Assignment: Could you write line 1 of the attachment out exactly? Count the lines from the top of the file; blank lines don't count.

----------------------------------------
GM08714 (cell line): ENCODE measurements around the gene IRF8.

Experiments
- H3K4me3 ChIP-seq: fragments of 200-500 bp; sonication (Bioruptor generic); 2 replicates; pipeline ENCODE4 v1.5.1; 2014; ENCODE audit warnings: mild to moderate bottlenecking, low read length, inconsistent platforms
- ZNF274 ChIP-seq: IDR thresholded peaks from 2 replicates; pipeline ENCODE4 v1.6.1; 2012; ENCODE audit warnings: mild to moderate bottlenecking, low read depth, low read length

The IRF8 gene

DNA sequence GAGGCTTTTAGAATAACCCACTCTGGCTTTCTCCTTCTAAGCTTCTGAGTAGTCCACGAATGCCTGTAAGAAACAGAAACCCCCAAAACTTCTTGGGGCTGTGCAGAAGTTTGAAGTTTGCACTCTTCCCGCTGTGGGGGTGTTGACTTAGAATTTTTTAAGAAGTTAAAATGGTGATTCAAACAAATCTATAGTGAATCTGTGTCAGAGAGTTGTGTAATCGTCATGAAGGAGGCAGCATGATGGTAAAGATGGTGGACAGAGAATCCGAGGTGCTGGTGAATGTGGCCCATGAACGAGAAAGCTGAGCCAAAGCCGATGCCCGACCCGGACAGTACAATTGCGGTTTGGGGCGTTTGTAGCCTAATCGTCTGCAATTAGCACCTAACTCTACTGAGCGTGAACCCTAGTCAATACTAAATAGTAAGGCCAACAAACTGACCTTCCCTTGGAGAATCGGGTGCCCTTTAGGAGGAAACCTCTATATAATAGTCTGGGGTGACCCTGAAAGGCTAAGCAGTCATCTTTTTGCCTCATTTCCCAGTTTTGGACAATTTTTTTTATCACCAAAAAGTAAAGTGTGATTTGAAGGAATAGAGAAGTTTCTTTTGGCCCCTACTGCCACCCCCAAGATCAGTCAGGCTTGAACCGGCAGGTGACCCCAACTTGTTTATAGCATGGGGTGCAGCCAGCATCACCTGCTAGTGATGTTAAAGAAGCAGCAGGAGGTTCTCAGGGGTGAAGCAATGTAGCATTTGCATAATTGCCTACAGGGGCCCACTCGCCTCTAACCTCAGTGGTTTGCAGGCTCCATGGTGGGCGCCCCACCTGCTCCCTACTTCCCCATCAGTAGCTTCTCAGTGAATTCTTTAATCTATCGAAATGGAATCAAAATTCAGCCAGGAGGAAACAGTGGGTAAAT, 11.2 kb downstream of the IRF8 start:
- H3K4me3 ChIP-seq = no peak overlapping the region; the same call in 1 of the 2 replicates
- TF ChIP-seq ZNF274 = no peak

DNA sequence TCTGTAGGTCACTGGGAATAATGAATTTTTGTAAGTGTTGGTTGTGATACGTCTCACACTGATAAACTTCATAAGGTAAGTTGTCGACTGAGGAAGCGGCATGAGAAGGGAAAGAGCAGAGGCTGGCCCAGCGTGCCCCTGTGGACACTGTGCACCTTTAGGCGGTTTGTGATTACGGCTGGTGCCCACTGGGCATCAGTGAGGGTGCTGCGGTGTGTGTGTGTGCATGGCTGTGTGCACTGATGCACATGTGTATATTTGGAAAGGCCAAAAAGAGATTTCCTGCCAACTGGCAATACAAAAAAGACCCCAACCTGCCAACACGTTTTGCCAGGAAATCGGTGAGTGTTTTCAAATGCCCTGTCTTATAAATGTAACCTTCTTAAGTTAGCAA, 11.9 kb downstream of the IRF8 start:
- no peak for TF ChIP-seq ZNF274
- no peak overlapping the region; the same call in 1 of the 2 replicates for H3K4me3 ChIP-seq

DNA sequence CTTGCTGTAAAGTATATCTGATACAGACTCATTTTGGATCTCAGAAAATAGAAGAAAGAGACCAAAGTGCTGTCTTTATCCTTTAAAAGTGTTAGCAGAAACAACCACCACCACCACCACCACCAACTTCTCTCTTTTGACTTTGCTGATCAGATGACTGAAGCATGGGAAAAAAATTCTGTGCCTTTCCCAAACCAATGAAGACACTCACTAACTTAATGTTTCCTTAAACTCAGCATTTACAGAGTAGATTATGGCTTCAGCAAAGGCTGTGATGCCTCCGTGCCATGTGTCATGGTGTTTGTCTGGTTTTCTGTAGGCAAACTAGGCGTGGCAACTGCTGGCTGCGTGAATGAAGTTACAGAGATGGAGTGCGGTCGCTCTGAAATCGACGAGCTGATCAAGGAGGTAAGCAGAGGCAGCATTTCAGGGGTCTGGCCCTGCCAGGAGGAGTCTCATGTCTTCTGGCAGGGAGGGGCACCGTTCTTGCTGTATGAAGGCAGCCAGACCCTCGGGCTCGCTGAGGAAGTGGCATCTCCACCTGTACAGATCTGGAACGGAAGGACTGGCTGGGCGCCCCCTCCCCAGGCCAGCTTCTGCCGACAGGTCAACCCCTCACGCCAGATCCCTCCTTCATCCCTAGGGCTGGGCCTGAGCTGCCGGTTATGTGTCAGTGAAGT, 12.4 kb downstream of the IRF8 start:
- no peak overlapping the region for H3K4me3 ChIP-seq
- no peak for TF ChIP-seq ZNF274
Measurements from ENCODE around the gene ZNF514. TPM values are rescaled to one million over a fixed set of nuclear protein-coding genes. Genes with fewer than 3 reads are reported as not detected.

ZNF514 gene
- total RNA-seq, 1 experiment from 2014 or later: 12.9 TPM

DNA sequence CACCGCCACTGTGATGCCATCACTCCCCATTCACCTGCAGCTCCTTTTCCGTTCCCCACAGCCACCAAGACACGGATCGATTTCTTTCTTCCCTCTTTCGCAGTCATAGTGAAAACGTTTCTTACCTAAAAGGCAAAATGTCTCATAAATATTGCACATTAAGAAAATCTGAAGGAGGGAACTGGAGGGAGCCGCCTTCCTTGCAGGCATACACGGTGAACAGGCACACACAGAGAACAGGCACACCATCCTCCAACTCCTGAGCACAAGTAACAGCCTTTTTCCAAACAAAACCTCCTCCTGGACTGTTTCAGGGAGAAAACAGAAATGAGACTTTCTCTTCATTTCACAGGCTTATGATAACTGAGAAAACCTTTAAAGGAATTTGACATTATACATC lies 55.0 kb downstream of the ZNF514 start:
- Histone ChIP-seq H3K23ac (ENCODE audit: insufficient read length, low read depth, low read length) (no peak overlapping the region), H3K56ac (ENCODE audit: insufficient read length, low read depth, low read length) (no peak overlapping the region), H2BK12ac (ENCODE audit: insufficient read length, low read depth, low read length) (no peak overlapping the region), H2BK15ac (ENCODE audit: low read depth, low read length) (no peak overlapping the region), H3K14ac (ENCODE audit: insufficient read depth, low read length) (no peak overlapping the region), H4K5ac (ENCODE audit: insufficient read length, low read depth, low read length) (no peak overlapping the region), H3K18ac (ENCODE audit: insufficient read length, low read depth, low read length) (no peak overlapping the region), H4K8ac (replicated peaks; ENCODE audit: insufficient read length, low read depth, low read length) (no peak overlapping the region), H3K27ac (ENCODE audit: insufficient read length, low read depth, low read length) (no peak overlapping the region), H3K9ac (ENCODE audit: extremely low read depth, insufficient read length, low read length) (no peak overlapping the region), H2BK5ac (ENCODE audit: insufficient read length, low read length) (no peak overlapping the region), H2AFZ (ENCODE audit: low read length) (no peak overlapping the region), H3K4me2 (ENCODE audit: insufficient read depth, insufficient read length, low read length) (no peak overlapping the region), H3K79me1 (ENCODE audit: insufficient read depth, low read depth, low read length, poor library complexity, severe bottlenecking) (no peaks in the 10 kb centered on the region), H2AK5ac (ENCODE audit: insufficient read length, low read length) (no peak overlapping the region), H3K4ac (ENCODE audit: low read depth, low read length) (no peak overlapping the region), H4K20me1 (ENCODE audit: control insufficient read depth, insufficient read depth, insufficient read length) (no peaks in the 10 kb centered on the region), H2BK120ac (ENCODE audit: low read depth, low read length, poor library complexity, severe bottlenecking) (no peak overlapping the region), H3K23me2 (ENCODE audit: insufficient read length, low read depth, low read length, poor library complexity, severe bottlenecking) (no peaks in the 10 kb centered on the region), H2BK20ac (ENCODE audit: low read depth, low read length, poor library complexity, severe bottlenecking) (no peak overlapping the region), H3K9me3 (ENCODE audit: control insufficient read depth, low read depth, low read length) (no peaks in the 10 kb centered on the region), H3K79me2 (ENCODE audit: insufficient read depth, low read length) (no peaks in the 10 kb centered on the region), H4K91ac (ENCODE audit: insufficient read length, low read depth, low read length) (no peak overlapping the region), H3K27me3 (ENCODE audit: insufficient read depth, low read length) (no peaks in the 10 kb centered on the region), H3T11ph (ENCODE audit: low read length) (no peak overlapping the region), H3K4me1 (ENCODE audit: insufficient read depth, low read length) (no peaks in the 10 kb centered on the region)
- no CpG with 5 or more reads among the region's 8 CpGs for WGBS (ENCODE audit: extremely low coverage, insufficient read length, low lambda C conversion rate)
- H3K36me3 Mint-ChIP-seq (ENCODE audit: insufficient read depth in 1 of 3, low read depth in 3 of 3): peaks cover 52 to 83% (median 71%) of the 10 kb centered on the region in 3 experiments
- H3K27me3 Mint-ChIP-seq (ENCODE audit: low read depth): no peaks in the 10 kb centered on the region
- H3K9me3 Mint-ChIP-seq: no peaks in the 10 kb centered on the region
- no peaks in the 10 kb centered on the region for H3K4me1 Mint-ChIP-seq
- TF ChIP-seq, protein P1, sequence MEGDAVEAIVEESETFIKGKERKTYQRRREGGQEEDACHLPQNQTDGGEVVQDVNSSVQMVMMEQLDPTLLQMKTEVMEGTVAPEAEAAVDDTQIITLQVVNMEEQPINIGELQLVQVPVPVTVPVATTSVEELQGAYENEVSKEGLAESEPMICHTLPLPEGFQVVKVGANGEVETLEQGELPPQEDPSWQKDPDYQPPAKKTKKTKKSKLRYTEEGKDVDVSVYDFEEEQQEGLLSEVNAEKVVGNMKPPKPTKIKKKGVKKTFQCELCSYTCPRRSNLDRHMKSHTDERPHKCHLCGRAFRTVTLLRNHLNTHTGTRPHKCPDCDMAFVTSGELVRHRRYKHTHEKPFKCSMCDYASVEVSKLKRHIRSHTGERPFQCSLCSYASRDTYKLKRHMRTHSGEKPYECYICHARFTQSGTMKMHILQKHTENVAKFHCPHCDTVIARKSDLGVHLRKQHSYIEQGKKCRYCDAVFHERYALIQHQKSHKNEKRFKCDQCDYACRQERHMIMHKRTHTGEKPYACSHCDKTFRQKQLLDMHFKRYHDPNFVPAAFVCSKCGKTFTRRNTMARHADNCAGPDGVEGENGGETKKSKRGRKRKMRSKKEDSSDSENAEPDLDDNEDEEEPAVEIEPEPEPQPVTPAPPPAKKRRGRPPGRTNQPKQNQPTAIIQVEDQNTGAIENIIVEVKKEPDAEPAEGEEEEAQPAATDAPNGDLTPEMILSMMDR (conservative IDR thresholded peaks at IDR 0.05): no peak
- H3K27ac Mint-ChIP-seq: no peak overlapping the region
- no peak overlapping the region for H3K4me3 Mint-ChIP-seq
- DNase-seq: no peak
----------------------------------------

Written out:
GM08714 (cell line): ENCODE measurements around the gene IRF8.